wasting bandwidth since 1999

I Guess Twitter is Out Too

A school district in Mississippi really doesn’t want it’s teachers and students connecting with each other through social networks. Or IM. Or SMS.

The Lamar County School Board approved the staff policy against online communication and text messaging between teachers and students at its July 7 meeting.

He [district superintendent Ben Burnett] said the idea for the policy was addressed by School Board attorney Rick Norton after attending a conference earlier this year.

“The only intent is to limit the personal communication between teachers and students. We don’t need to let it cross the line between professional and personal communication.”

Ok, when it comes to teaching and learning, where exactly is that line between professional and personal communications?

Because when I was teaching, we must have crossed back and forth over it dozens of times every day, even without web 2.0 tools.

And that conference attended by the district lawyer? I’ll bet no one was blogging those sessions.

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3 Comments

  1. I love how you have a stupidity tag. Sad, but funny, and needed.

    I suppose this policy replaces having to do any proper conduct training?? That’s where I see it fitting. We encourage our teachers during new teacher training to keep their Facebook, etc., private so that students, parents, siblings, can’t just stumble across it without you knowing. But that’s also their personal Facebook, not one built to connect with students. What a horrible quote: “The only intent is to limit the personal communication between teachers and students.” That’s a district I would hate to send my kids to.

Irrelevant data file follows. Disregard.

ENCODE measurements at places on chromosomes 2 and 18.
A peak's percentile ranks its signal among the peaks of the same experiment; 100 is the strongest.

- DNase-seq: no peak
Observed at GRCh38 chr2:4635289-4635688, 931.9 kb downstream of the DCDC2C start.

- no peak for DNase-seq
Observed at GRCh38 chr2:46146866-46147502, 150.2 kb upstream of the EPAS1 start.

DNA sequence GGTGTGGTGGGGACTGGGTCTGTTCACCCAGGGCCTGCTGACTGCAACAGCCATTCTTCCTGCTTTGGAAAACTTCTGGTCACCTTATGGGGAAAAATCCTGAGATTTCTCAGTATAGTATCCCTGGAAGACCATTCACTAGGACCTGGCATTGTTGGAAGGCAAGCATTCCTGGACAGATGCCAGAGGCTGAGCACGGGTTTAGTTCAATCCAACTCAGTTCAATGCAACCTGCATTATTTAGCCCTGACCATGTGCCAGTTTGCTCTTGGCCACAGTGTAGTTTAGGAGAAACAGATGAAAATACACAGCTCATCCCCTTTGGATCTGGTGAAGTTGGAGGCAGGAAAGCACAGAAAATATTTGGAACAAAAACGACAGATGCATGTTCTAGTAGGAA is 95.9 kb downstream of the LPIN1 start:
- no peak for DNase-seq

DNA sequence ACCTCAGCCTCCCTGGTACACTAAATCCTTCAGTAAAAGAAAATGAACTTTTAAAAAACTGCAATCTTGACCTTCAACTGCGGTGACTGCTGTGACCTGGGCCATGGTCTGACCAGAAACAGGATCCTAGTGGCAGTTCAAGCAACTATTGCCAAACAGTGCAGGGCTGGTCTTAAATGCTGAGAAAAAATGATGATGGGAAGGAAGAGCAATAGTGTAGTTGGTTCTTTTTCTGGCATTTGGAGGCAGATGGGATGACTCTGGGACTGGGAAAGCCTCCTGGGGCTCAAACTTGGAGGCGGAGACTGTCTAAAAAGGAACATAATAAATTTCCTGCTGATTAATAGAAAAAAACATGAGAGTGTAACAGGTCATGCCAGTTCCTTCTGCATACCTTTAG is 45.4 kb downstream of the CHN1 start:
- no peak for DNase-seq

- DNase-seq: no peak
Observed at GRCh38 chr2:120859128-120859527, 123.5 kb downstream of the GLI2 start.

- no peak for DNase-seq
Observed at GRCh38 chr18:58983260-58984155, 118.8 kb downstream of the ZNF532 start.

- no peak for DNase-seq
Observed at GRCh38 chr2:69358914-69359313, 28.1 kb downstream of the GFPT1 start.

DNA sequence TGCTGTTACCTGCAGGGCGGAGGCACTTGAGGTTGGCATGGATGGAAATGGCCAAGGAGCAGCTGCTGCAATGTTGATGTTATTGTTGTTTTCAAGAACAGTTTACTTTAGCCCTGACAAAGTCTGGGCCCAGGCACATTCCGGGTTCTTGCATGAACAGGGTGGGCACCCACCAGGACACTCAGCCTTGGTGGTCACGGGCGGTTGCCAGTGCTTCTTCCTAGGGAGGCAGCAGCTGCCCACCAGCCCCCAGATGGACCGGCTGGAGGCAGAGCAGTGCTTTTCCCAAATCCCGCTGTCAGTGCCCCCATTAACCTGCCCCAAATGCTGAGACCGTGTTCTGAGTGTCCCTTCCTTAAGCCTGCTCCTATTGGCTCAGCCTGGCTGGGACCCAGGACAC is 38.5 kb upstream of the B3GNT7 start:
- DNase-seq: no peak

2. This confirms my belief that we will see schools becoming farther apart in their approach to teaching and learning. While some districts understand and embrace the power of connectivity, others reject it. The divide continues.

  3. Tim

    While this kind of story is amusing, it is also a sad reflection of how far too many people see the teaching profession. We must keep the teacher on the podium dispensing knowledge (if not wisdom) and the students in their rows absorbing it, just as tradition dictates.

    We know from experience and research that people learn best by example. By extension, the best way to teach kids how to collaborate and communicate is to work with them on those skills. Which, of course, requires some “personal communications”.

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